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Mount Pacifico 7,134', 2,398' +/-, 14 miles on the PCT from Mill Creek, June 3, 2018

Mount Pacifico 7,134', 2,398' +/-, 14 miles on the PCT from Mill Creek, June 3, 2018

I’m always looking to escape weekend crowds and find new trails to explore. This Sunday our hike was to the top of Mount Pacifico in the northern part of Angeles National Forest. We planned to start the hike at Mill Creek and follow the PCT which runs through this area. It looked like the trek would be around 12 to 14 miles depending on whether or not we did an out and back on the PCT or did a loop. The day was going to be hot, but I figured since we were heading up to a higher elevation, it might not be so bad on the ascent. If it got too hot, we would descend and save it for another time. The trail was very beautiful. There were many wildflowers and so much ceanothus (California lilac) which made for a very pleasant fragrance along the way. There was lots of wildlife activity too; squirrels, chipmunks, songbirds, bees, insects and butterflies. As we climbed higher, we started to see beautiful, tall pine trees. Much of the area was burned in the 2009 Station Fire, and we could see the effects of that as we hiked this route. But the area looks as though it’s been recovering nicely. Eventually, we reached a junction where we left the PCT and headed southeast to a jeep road that took us up to the summit. There are outstanding views of the surrounding mountain ranges along the way making the road more interesting. After about a mile or so we reached the summit. Mount Pacifico Campground is also here. There are picnic tables, a fire ring and vault toilets. That’s quite a luxury to have up on a summit! There are also a lot of very interesting rock formations to explore. There wasn’t anyone here today, so we took a good long rest and relaxed and enjoyed the peace and quiet. Soon it was time to head back and get ready for the heat as we descended to a lower elevation. We opted to come back the way we came on the PCT for a more scenic and enjoyable route. Both of us had been keeping well hydrated throughout the trip and we had no problems with it being so warm. We were even gifted with an occasional breeze as we hiked back down the mountain. I found this trail to be very nicely graded so although it was long, it was very pleasant. A very enjoyable hike!

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3 Peak Traverse: Mt. Baden Powell 9,406', Mt. Burnham 8,996', Throop Peak 9,137' via Dawson Saddle 10.4 Miles RT, 2,900' +/-, May 27, 2018

3 Peak Traverse:  Mt. Baden Powell 9,406', Mt. Burnham 8,996', Throop Peak 9,137' via Dawson Saddle 10.4 Miles RT, 2,900' +/-, May 27, 2018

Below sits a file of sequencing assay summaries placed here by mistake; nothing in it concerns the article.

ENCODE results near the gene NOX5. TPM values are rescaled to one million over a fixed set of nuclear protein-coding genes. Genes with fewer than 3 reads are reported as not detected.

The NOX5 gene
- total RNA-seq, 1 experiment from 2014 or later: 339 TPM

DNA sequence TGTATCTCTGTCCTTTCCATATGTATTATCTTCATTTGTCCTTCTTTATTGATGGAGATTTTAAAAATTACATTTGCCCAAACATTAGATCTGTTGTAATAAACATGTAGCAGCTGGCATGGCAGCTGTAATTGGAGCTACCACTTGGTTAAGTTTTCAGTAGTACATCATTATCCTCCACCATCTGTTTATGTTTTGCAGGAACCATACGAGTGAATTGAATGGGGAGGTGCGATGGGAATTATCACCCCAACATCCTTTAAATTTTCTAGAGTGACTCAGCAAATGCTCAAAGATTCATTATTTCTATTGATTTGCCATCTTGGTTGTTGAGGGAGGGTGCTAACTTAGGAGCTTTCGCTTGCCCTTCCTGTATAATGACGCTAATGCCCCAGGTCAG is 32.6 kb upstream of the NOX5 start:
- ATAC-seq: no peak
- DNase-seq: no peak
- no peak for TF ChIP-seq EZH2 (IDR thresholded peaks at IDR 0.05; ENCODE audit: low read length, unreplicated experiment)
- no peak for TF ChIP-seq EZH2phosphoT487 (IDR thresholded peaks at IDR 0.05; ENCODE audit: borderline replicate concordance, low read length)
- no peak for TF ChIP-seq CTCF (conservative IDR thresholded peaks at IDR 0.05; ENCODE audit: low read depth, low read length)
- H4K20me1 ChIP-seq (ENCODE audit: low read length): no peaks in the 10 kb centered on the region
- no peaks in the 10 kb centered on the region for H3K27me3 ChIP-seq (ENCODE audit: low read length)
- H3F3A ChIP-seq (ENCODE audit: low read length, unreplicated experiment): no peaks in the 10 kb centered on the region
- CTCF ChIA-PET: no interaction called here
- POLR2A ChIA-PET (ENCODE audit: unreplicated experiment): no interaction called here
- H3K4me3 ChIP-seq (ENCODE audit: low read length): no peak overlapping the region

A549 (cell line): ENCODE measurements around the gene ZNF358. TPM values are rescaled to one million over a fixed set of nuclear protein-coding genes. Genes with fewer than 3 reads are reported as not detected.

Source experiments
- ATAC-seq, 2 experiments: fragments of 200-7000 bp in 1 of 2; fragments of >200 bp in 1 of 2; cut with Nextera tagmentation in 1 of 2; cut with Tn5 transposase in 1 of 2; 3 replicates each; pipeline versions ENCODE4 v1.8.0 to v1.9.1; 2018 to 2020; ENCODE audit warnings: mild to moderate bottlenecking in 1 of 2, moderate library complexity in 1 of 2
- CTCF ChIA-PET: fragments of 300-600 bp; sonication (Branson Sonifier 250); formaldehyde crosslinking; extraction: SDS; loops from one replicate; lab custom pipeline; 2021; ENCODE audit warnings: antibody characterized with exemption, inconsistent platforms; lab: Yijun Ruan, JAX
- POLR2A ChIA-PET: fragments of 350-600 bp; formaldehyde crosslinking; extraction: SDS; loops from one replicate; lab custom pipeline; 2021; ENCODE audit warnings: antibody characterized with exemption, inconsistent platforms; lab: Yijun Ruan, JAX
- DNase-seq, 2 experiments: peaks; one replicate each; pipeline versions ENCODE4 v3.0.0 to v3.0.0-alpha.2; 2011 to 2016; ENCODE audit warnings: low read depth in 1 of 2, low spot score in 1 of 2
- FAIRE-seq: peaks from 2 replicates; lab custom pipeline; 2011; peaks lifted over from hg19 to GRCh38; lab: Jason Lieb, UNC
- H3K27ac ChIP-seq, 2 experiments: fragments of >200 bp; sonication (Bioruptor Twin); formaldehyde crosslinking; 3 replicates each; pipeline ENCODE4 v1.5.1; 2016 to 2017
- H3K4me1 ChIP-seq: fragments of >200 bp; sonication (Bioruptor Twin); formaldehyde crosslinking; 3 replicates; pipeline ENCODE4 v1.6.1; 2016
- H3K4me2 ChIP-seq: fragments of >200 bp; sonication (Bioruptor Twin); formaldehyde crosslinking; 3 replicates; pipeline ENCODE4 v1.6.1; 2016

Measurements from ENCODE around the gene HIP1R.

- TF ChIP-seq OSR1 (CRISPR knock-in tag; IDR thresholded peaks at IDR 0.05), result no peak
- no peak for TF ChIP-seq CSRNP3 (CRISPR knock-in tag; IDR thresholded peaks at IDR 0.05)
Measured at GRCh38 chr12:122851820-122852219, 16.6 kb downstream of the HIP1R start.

We wanted to try out a different route to Mount Baden-Powell, so we decided to start our hike from Dawson Saddle.  It adds a little bit of extra mileage, but there are really great views along the route because much of this hike follows along the ridge once you reach the junction for the PCT.  It's also less heavily trafficked then the route up from Vincent Gap.  Since Baden-Powell was added to the Six Pack of Peaks Challenge, it's become increasingly popular.  We actually only planned on hiking to Baden-Powell, but we had the time and decided to go up to Mount Burnham and Throop Peak which were close by.  I should note that all of my photos were taken with my Android phone today.  Somehow I managed to forget my camera which was a big disappointment because I love doing my photography along the way.  I really enjoyed this route and trying out a new trail.  After the hike we drove into Wrightwood for a bite to eat.  On the way we passed by the trailhead at Vincent Gap and it was mobbed with cars!  I couldn't believe how crowded it was.  I was grateful we didn't go up that route today.  Looks like we'll need to save the Vincent Gap route for a weekday when it's less busy.  Baden-Powell is a lovely peak.  It's also nice to say hello to the 1,500 year old Wally Waldron limber pine that sits on the ridge just below the summit.  I'm sure he was pretty popular for photos today!  It was another great day to be in the mountains!

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Mount San Jacinto 10,834', 11 miles RT, 2,437' +/-, May 25, 2018

Mount San Jacinto 10,834', 11 miles RT, 2,437' +/-, May 25, 2018

I took the day off on Friday so we could revisit San Jacinto Peak.  We were thinking about hiking up from Marion Mountain, but first I wanted to try it again from Long Valley, so we made a fun day out of it by taking the Palm Springs Aerial Tramway way up to start the hike out at 8,516'.  Just as I remembered, the San Jacinto Wilderness was absolutely breathtaking.  Also, just as I remembered, the altitude kicked my butt!  It was a slow and steady climb for me today, but with the beautiful forest and the amazing scenery I wasn't complaining about taking my time.  As we approached the summit, the trail disappeared into the pile of boulders that I had been so nervous to climb last time we were here.  This time, knowing what to expect, I had no problem.  It was actually a lot of fun climbing up those rocks this time!  We spent some time at the summit, had some lunch and enjoyed the expansive views.  Hardly anyone up here today.  It was so pretty with all the fluffy clouds passing just below the peak.  After we were done soaking in the views, we began our descent and I made sure to take plenty of photos to remember the day.  We hope to be back again sometime before the year is over to try this one from Marion Mountain.